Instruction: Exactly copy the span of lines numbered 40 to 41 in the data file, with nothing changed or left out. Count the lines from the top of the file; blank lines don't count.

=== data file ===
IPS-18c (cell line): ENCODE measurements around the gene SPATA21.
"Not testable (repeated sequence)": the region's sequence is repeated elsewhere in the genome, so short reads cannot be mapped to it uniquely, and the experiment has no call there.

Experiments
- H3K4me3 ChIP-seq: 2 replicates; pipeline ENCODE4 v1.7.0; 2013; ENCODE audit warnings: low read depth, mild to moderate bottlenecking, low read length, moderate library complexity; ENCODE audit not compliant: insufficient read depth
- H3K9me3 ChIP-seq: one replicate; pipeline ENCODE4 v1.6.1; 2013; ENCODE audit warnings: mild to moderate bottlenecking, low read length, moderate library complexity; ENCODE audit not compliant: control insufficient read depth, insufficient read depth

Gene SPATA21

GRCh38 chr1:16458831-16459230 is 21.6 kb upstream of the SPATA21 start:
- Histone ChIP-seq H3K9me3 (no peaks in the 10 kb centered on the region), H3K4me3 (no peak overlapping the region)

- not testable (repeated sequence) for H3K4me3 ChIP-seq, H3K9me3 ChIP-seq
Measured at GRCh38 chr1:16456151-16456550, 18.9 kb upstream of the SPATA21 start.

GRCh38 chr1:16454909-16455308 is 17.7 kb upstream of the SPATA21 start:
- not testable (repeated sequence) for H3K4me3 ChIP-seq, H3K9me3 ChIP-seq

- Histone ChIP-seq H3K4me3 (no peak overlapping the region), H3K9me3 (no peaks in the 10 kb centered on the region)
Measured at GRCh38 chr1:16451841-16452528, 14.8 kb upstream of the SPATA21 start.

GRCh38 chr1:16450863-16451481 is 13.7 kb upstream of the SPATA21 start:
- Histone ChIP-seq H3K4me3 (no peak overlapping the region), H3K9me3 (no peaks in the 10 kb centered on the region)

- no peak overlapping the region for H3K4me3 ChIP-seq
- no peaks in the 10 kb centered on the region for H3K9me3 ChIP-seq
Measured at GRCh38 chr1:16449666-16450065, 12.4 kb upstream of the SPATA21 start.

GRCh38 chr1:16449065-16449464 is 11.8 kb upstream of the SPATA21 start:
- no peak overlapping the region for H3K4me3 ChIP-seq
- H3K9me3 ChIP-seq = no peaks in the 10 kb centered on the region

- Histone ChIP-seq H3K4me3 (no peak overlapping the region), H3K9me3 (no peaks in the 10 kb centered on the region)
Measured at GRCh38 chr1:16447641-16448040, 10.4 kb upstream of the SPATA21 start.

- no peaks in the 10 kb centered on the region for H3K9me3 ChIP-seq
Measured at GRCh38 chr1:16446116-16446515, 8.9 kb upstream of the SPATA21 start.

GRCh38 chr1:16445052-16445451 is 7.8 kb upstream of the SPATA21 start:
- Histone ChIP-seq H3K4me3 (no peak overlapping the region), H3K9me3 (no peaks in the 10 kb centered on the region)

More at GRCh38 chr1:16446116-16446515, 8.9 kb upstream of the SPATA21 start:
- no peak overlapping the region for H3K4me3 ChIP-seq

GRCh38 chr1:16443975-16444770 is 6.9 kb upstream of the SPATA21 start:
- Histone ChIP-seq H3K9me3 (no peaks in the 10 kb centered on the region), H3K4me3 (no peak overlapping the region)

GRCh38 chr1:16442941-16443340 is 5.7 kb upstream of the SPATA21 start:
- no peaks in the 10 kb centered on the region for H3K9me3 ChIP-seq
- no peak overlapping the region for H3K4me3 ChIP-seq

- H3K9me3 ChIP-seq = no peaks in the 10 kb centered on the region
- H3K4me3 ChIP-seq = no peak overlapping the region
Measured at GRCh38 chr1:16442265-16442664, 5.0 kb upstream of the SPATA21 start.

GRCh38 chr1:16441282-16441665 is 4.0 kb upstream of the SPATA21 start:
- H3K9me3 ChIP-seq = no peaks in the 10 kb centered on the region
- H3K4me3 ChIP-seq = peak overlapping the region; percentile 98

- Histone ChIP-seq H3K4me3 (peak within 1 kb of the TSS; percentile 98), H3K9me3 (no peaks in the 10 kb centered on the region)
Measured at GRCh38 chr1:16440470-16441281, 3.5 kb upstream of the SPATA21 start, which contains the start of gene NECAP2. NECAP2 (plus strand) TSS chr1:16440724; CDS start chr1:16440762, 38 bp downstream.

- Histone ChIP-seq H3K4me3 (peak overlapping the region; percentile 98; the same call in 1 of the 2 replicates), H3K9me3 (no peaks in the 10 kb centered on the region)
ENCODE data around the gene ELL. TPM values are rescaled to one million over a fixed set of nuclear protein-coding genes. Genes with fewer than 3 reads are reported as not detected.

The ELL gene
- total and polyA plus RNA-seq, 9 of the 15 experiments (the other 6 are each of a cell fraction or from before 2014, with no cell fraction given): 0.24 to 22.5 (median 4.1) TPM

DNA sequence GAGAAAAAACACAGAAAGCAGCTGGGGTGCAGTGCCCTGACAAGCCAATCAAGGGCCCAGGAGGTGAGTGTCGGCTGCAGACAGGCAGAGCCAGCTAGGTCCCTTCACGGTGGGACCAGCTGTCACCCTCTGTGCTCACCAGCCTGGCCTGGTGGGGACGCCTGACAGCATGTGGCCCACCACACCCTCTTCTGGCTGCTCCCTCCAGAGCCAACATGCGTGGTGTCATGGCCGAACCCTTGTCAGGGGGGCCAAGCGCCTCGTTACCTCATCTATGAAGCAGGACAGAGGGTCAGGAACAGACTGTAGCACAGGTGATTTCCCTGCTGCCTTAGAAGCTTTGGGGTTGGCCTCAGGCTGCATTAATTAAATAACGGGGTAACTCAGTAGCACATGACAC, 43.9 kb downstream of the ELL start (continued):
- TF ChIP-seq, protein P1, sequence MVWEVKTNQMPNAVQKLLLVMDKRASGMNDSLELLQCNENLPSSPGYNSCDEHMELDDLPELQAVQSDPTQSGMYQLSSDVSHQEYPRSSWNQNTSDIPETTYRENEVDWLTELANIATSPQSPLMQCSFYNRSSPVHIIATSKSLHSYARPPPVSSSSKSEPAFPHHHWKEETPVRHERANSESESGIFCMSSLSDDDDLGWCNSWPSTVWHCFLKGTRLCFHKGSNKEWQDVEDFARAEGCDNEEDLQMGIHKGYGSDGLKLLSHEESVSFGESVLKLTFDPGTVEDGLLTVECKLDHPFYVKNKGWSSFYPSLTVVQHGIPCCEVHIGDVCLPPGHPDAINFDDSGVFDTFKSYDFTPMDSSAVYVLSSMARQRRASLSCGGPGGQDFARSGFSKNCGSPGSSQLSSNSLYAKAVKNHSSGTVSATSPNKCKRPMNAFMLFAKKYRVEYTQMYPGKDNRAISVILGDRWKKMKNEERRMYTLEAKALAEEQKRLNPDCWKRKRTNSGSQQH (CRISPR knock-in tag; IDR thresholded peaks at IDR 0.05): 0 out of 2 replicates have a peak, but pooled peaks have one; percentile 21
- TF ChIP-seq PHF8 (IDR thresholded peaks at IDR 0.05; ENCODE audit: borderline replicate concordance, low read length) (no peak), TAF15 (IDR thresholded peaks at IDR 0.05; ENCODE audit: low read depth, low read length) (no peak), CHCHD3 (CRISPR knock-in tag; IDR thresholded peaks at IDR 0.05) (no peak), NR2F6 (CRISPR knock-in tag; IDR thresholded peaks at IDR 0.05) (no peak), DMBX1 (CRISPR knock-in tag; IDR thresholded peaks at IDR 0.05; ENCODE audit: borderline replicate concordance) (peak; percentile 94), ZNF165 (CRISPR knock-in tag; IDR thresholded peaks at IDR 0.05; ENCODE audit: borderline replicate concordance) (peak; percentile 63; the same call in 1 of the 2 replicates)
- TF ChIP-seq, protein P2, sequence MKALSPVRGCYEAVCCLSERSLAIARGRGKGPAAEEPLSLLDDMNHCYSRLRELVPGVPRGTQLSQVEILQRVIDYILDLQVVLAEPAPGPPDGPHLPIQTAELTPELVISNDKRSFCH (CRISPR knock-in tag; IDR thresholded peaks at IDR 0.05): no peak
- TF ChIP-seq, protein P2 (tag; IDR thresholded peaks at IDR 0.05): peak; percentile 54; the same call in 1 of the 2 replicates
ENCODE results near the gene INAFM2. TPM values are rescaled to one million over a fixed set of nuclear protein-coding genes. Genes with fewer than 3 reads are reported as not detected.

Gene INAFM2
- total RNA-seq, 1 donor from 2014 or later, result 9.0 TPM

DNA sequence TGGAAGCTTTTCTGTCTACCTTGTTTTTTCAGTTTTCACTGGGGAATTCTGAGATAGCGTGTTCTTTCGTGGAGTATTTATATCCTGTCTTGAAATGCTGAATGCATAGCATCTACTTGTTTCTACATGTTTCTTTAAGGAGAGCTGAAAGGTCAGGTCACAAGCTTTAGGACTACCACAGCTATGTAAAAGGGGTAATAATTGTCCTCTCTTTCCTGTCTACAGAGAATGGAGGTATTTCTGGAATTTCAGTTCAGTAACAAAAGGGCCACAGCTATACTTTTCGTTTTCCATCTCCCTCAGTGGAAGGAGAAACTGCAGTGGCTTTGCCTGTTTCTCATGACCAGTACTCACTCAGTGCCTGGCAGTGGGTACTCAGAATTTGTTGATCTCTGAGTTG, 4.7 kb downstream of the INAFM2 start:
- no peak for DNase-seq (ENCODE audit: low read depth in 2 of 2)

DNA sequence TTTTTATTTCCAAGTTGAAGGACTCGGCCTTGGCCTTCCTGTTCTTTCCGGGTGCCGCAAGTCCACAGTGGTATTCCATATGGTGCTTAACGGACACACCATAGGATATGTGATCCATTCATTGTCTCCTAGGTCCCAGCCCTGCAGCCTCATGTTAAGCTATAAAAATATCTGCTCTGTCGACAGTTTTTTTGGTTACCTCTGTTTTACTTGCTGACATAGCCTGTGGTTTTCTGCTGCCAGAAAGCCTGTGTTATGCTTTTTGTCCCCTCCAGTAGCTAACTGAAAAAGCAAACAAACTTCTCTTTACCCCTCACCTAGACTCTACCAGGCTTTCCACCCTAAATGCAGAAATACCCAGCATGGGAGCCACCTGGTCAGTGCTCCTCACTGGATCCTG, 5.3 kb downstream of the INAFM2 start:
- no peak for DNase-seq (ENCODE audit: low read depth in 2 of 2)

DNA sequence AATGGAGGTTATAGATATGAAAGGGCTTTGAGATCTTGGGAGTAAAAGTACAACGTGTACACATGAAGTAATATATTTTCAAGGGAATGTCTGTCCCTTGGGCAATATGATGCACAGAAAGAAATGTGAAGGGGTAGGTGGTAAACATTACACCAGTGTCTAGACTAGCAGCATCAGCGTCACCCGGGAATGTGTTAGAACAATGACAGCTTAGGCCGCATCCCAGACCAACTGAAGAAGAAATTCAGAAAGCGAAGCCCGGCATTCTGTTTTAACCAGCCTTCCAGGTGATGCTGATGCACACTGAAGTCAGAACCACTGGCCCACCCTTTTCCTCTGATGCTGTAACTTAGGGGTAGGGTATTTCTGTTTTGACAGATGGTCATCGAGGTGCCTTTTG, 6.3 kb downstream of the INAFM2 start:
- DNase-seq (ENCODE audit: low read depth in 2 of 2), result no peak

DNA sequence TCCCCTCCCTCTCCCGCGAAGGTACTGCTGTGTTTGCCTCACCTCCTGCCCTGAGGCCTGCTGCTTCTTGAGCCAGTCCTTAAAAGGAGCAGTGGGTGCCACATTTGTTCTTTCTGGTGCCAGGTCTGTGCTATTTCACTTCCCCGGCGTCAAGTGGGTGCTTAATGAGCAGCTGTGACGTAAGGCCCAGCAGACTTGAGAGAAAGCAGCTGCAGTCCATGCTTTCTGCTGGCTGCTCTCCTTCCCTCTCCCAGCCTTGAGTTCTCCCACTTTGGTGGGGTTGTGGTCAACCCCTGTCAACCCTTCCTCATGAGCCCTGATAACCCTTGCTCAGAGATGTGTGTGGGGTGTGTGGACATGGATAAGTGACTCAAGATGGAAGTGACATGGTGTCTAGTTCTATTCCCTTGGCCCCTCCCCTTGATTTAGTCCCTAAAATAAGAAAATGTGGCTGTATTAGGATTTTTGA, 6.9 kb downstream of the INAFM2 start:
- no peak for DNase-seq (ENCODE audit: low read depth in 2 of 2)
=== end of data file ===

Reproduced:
- H3K9me3 ChIP-seq = no peaks in the 10 kb centered on the region
- H3K4me3 ChIP-seq = peak overlapping the region; percentile 98